The Trouble with Dignity and Rights of Recognition
Antonin Scalia Law School, George Mason University
August 21, 2013
Virginia Law Review Online, Vol. 99, No. 1, pp. 29-38, August 2013
George Mason Law & Economics Research Paper No. 13-47
In United States v. Windsor, the Supreme Court held that Section 3 of the Defense of Marriage Act violated the Fifth Amendment. This Essay examines the unusual right to recognition that forms the basis of the Court’s decision and explains how such dignity rights have a problematic relationship to individual rights and to the structural protections of federalism. A right to recognition, standing alone, has never been part of our constitutional jurisprudence. To the extent that dignitary themes arose in previous cases, they were incidental to the finding of individual rights. I argue that there is good reason why recognition has not been afforded constitutional protection. Claims for recognition are only derivative of individual rights and cannot apply universally. Moreover, the dignity of recognition, because not an individual right, creates an unresolved tension with existing state laws that prohibit same‐sex marriage — a tension between the dignity of recognition and the dignity of state sovereignty.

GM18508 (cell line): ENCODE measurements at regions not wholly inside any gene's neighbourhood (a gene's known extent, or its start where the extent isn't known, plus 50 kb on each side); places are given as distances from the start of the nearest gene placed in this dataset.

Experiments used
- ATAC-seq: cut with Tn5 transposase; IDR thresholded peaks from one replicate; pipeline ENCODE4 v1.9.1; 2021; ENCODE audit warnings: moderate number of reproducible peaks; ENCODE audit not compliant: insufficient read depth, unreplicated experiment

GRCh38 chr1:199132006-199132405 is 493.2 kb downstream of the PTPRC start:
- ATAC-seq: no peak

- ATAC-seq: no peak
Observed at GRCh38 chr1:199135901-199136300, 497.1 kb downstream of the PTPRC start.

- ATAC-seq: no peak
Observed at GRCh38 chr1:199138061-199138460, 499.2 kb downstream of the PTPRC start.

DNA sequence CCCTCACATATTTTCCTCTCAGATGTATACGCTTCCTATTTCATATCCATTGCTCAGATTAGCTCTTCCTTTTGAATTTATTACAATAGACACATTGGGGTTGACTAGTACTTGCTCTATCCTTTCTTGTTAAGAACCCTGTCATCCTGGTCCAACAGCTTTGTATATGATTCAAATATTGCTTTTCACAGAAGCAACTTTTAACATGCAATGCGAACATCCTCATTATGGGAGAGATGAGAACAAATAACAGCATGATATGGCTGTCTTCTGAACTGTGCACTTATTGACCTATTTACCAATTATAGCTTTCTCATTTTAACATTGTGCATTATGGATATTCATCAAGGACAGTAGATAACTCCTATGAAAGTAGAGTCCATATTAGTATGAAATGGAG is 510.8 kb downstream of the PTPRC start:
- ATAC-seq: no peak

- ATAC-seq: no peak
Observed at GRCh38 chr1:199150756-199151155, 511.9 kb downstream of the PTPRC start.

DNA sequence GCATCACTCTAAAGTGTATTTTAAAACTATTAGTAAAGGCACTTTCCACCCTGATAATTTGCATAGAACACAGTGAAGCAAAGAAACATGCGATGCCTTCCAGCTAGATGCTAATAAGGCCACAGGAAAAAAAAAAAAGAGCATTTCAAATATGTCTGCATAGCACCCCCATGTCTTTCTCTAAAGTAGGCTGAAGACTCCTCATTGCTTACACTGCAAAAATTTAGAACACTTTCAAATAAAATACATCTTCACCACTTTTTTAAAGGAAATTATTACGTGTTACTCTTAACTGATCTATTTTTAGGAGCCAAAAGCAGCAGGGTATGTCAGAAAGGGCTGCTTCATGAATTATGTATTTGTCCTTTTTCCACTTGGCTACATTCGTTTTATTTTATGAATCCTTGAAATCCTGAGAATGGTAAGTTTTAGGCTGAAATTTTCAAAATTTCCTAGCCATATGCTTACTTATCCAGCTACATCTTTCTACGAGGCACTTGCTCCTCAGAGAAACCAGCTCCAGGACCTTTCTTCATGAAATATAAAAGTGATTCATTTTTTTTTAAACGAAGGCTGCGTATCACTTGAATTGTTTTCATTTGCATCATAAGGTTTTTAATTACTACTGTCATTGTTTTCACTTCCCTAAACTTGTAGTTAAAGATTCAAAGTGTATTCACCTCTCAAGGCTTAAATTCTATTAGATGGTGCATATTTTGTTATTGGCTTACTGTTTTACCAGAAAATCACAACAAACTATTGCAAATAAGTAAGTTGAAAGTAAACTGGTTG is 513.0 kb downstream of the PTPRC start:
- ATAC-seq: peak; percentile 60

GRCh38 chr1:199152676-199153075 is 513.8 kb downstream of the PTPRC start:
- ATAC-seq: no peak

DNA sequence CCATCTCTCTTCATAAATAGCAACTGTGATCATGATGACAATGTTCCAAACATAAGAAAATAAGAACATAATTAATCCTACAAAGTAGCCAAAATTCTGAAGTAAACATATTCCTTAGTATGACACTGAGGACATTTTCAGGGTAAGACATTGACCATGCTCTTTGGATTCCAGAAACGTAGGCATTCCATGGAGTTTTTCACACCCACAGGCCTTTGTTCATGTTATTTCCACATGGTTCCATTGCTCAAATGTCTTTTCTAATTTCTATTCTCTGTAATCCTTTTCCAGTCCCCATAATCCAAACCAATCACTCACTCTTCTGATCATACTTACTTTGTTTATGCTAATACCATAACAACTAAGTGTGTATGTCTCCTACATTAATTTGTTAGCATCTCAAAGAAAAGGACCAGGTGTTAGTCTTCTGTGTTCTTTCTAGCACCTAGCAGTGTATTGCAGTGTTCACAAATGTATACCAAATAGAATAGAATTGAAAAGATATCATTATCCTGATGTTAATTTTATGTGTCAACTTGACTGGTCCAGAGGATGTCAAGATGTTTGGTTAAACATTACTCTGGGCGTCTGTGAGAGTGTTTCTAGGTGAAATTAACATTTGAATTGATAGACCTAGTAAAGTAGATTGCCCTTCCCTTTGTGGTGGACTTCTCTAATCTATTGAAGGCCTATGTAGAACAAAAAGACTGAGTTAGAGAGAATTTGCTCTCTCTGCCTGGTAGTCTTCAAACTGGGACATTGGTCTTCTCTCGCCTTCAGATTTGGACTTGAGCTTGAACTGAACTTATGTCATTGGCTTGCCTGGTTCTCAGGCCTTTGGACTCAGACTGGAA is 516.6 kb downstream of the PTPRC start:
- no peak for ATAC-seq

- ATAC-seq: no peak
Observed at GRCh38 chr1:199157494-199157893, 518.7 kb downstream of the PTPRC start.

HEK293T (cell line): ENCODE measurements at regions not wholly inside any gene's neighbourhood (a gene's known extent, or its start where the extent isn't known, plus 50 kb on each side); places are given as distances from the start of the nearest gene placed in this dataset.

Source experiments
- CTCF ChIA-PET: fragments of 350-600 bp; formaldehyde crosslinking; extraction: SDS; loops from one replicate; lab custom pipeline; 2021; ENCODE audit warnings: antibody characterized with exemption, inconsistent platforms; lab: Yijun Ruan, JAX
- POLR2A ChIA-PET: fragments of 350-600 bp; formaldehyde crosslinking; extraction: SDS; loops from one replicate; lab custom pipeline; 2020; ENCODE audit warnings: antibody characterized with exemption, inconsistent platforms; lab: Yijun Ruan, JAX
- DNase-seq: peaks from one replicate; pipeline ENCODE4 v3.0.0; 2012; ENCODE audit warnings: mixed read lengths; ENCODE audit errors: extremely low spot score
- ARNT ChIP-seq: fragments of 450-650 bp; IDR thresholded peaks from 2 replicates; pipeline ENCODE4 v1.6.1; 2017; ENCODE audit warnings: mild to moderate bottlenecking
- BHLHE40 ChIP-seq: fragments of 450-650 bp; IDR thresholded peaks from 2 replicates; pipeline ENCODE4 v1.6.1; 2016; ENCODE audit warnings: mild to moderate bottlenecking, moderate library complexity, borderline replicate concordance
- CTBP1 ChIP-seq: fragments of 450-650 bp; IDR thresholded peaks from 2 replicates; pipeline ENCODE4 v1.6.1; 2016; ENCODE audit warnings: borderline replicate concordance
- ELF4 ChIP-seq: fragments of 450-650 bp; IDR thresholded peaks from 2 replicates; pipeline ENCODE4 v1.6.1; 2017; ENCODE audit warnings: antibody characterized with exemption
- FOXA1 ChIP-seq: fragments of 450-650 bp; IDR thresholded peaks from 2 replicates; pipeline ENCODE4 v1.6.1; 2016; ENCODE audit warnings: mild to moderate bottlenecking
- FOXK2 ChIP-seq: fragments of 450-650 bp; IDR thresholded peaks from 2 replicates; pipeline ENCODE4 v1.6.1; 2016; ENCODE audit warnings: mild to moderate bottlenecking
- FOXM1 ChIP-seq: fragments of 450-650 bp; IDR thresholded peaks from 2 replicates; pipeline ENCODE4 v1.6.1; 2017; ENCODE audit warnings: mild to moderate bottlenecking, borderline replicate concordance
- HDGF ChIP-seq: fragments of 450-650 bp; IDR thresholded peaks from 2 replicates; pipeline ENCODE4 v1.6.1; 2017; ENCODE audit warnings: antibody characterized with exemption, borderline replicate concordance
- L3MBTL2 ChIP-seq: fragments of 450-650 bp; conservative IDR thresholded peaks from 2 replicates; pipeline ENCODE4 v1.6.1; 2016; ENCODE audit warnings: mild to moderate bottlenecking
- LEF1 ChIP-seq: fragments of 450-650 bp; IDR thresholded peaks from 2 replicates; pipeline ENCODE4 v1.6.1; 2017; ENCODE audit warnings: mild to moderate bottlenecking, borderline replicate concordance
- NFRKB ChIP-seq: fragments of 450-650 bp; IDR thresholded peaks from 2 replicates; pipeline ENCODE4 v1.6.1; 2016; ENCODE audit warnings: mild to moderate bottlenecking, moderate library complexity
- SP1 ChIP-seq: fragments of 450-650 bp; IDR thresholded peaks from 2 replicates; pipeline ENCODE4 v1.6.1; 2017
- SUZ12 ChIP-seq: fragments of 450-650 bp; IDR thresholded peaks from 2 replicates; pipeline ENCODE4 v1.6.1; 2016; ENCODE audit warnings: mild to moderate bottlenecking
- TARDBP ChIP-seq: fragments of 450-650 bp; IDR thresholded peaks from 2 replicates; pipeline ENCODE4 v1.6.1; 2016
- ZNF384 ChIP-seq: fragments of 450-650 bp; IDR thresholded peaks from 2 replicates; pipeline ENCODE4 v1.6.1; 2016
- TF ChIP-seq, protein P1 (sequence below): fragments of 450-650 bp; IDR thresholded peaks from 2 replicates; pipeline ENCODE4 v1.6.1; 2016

Number of Pages in PDF File: 11
Keywords: Anthony Kennedy, Board of Education, Brown, comparative law, DOMA, due process, equal, equality, European Court of Human Rights, exclusion, harm, Holder, homosexual, Lawrence v. Texas, liberty, Loving, political, Shelby County, Virginia, Voting Rights Act
JEL Classification: H70, H77, J11, J12, J70, J71, J78
Date posted: August 22, 2013
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